Writing Letters with Good and Bad News

note pad with a pen

The “Good News/Bad News” letter is one of the most effective letters you can write. This letter is appropriate when you have a justified complaint and want resolution. For example, the hotel where you stayed had no hot water, and you had to shower in cold water before your business meeting. You feel you should not have to pay the full amount for the room, and you would like compensation.

The important elements of the good news/bad news letter are structure and tone.


Structure of the letter

The structure has four parts:
(1) an opening paragraph of good news
(2) the bad news
(3) a solution
(4) an expression of goodwill

The opening paragraph should prepare your reader by reinforcing with good news. Try to say something positive about your past experience with the company, individual or product. Good news sets the stage and puts the reader on your side.

The body of the letter should explain the bad news. Be clear about the problem. Give as much detail as the reader needs, but don’t tell the reader anything she doesn’t care about or need to know.

Paragraph three should offer a solution to the problem. Do you want a refund, an exchange, a credit to your charge account? When you offer a solution, you save the reader time. She doesn’t have to call you to find out how you would like the problem settled.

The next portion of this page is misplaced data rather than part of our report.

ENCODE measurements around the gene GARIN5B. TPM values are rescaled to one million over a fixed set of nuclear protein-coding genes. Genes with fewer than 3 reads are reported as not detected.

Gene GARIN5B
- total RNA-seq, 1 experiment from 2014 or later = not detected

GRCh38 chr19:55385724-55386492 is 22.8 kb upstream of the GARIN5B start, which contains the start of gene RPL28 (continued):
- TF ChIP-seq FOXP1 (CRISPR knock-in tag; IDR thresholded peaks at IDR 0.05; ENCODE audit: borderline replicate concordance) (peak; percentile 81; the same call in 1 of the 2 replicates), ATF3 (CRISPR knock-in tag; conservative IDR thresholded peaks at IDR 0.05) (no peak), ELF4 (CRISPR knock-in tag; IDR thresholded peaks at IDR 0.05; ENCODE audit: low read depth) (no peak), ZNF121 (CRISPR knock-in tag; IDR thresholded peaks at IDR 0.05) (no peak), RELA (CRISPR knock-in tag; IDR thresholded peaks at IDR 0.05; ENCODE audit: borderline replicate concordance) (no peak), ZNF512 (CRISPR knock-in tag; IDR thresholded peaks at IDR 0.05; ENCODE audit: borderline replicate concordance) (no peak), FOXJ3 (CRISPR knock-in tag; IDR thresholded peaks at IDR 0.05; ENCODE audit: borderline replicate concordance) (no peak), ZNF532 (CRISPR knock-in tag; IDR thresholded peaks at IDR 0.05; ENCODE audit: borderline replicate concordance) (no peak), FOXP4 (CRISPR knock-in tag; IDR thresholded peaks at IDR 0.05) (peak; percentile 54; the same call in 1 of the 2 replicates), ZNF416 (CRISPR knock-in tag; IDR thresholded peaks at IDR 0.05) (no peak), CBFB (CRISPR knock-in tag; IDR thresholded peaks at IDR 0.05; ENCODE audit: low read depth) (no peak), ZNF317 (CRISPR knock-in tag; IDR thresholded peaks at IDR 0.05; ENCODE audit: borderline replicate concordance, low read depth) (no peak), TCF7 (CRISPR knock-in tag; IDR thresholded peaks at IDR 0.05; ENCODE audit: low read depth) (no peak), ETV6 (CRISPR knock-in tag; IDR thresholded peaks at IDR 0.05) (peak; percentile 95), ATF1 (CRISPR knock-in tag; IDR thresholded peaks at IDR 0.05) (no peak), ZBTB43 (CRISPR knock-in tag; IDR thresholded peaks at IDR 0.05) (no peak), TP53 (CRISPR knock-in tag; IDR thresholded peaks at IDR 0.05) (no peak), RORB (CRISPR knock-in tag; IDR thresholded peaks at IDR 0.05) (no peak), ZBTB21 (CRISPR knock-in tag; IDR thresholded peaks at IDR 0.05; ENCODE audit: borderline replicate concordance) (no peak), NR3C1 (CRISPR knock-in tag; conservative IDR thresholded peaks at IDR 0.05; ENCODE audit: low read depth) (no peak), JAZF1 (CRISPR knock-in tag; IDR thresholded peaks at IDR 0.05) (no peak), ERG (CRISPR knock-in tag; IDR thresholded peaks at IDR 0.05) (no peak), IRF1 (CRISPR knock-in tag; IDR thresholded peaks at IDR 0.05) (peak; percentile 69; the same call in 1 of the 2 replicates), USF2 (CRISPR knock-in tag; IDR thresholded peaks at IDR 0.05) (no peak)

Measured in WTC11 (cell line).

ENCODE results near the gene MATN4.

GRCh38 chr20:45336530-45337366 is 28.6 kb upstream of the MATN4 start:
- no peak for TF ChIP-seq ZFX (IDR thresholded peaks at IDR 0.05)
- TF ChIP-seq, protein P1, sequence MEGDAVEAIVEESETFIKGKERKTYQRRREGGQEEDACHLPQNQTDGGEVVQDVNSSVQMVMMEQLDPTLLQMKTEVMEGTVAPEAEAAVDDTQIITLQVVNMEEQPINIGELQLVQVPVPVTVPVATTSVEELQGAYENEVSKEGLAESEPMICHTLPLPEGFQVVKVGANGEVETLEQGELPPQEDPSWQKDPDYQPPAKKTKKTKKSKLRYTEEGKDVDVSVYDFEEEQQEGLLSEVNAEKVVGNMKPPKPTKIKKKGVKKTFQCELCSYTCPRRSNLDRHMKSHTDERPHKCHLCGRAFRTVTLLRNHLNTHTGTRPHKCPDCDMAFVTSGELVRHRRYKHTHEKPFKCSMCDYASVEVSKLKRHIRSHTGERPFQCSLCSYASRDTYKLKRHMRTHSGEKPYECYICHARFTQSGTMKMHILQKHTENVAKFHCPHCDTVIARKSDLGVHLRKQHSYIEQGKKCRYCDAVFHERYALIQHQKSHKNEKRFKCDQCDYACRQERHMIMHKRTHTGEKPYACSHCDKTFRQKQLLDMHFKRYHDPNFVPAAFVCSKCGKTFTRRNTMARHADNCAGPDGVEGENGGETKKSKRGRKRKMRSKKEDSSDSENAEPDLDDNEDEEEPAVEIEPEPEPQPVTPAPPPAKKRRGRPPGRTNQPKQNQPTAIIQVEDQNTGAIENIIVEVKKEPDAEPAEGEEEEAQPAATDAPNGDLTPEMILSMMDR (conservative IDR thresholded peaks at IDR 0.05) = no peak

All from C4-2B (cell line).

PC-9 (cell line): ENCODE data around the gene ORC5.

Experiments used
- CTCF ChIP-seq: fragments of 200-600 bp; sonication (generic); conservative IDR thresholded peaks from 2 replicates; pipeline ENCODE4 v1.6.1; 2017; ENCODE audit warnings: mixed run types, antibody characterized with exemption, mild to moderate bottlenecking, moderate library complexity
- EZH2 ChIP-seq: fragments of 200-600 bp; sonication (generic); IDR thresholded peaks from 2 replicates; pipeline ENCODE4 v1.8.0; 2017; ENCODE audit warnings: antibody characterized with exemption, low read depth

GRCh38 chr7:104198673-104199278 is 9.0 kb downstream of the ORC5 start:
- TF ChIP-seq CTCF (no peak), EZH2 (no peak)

End the letter with an expression of confidence in the problem being solved. Remember that the person to whom you are writing is not responsible for creating the problem. She didn’t design, manufacture, package, ship or deliver your purchase.


Tone of the letter

The tone of the letter is important. Sound objective. Explain the facts without being judgmental. Don’t blame the reader for the problem. Avoid the personal pronoun “you.” Use passive voice rather than active voice.

Instead of saying “You sent me the wrong part,” try “The wrong part was sent to me,” or “I received the wrong part.” The tone should focus on the problem, not who was responsible for the error.

Be tactful and diplomatic. If you sound angry or rude, you will not encourage the reader to solve your problem quickly.


Here’s an example of the good news/bad news letter.

Dear Sir or Madam

I have stayed at your hotel many times during business engagements, and I have always been satisfied with the service and accommodation.

Unfortunately, during my recent visit on (date), there was no hot water available, and I had to shower in cold water before a business meeting.

I’m sure you will agree that the charge of $xxxx for a room with no hot water is unreasonable. I would appreciate some kind of partial refund on my Visa account number xxxx xxxx xxxx xxxx, expiration date mm/yy.

Thank you for your consideration. I look forward to being a guest at your hotel again.

Yours faithfully

Contributed by Workplace English Training E-Platform